The terms of trade in the debate over Iraq have shifted decisively. Only a few months ago, anyone who called for British troops to be pulled out was dismissed by the Prime Minister as, in effect, an appeaser who was assisting al-Qa'ida in its propaganda work. Last month, The Independent on Sunday called for troops to be redeployed from Iraq to Afghanistan, with some withdrawal from Iraq possible early next year, reducing over 12 months to a token presence. We half expected to be condemned by ministers for undermining the morale of our troops, flouting the wishes of the democratic government of Iraq and inciting the insurgents to redouble their efforts. What we did not expect was that Margaret Beckett would agree with us.
Last Wednesday, the Foreign Secretary performed a most graceful manoeuvre in the House of Commons. So graceful that it was less of a U-turn and more of a parabola, a wide, sweeping arc. "There is no question of us cutting and running from Iraq," she began. A few sentences later: "That does not mean that things are standing still. Our approach has evolved significantly in recent months." So gradual was this evolution that few MPs realised the importance of her mention of transferring provinces to Iraqi control. "The progress of our current operation in Basra gives us confidence that we may be able to achieve transition in that province, too, at some point next spring."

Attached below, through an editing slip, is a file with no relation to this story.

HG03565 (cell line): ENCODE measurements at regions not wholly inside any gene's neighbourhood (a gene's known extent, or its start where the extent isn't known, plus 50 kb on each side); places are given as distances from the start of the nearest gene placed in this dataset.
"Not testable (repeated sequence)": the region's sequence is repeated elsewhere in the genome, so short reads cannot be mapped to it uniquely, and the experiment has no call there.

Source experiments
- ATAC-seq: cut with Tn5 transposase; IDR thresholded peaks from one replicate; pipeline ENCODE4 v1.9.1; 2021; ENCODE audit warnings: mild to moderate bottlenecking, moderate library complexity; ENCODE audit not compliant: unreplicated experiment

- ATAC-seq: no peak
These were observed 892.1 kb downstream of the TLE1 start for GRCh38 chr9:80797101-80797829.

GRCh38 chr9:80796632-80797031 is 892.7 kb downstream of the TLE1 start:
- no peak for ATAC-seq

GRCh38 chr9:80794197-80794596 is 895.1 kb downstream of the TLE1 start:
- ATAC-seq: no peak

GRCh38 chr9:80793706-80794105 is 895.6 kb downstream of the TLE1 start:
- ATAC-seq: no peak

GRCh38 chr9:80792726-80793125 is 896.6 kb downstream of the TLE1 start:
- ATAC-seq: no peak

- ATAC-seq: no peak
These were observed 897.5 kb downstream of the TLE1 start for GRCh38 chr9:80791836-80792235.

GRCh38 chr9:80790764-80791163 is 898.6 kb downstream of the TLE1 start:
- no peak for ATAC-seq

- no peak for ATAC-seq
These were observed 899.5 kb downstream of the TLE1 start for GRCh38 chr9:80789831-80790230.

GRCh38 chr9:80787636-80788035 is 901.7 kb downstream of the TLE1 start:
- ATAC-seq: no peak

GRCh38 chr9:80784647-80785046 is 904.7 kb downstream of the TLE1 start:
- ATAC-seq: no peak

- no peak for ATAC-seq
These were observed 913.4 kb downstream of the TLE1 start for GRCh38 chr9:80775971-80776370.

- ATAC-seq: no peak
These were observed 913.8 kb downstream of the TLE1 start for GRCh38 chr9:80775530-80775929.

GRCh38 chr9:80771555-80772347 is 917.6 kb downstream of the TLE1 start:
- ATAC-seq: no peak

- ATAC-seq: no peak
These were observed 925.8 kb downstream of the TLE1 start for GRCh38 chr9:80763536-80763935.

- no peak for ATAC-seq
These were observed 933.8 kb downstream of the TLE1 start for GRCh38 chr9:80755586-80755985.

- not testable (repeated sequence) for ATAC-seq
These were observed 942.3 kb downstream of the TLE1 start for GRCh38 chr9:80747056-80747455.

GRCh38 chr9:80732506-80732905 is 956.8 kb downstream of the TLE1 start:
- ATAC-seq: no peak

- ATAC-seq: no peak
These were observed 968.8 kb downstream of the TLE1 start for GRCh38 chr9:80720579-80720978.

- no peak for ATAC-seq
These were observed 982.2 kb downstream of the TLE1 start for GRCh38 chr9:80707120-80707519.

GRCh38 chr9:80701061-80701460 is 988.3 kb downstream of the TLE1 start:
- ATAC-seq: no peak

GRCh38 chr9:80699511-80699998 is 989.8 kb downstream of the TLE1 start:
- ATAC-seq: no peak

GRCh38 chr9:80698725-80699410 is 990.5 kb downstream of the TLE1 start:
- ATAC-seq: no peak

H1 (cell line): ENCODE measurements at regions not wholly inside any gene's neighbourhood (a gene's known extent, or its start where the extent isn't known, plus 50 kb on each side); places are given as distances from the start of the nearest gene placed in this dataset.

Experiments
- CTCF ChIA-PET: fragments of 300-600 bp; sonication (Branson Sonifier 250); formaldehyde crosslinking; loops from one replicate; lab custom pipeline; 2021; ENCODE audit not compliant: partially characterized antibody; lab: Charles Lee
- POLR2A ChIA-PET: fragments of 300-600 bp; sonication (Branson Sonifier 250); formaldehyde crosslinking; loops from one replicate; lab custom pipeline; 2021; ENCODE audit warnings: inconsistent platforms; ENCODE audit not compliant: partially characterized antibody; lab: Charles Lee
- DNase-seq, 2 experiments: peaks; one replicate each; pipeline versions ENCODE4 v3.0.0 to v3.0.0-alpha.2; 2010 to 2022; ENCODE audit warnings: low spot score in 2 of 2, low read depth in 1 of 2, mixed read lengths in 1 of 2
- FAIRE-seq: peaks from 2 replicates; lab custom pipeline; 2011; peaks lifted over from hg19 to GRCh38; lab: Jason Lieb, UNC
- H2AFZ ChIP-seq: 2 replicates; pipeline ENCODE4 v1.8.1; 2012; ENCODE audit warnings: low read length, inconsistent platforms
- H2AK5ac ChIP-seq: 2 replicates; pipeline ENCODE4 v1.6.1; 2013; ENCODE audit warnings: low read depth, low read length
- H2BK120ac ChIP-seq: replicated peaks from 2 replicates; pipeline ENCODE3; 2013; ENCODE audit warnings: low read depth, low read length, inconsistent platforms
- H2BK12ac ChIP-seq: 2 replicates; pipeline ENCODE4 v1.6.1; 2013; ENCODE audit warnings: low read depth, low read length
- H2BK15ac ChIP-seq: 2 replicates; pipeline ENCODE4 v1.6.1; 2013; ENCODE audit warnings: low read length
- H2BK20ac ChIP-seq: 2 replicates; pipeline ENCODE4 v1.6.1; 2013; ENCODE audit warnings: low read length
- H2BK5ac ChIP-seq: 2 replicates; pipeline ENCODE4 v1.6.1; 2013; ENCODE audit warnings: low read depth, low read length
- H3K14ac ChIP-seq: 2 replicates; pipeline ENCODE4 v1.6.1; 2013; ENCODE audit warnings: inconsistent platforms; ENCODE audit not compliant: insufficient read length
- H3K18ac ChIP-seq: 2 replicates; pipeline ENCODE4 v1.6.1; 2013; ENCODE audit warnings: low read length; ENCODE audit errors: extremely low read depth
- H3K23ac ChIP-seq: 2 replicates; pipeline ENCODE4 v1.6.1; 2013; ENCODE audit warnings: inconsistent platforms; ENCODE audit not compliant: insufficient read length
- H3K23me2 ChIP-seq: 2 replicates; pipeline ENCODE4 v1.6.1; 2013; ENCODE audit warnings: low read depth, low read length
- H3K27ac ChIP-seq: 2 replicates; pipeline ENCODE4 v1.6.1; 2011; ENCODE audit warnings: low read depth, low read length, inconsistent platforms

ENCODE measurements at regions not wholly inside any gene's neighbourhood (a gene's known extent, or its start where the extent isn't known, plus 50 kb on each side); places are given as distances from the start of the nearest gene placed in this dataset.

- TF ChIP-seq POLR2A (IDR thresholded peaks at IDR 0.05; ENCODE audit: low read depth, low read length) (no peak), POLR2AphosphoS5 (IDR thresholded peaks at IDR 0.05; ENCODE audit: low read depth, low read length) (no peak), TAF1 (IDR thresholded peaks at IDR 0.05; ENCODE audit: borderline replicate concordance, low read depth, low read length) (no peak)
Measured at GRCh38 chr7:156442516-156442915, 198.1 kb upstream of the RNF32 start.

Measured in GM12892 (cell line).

We welcome this development of British foreign policy. Although this newspaper opposed the invasion of Iraq, we have the utmost respect for the British armed forces doing a difficult job in a dangerous situation. But it did them no good to insist that they must "see through" a mission impossible. What has changed? General Sir Richard Dannatt's defiance of Tony Blair last month was the significant moment. When the chief of the British Army says publicly that the presence of British forces "exacerbates" the security situation in southern Iraq, it becomes impossible to pretend otherwise.
The reality has not changed much since we "kicked the door in" in Iraq in 2003, to quote Sir Richard. The Western occupation was bound to be resented and to be a focus for nationalist violence. That was one of many reasons why this newspaper opposed the invasion. Yet, for most of the time since, we have not advocated British withdrawal because the consequences for the Iraqis in the south appeared to be worse if our troops left than if they stayed. That remains true of the US zone, including Baghdad. But Sir Richard's intervention confirmed that, in the British area around Basra, the calculation of least bad outcomes had shifted in favour of an early withdrawal.
We welcome Mrs Beckett's clarification of part of that timetable. But we wonder whether this might afford an opportunity to take stock of Britain's defence posture generally. We remain sceptical about whether British commanders have the resources they need to fight a necessary and winnable war in Afghanistan. Meanwhile, the debate about the future of Britain's semi-independent nuclear deterrent seems increasingly likely to take place after the Cabinet has reached its decision. What is needed is more of the kind of openness that Mrs Beckett demonstrated last week. When Des Browne, the Secretary of State for Defence, makes a speech to defence experts tomorrow, he has the chance to widen the public discussion of Britain's defence posture in general and our policy towards Iraq in particular. We encourage him to take it.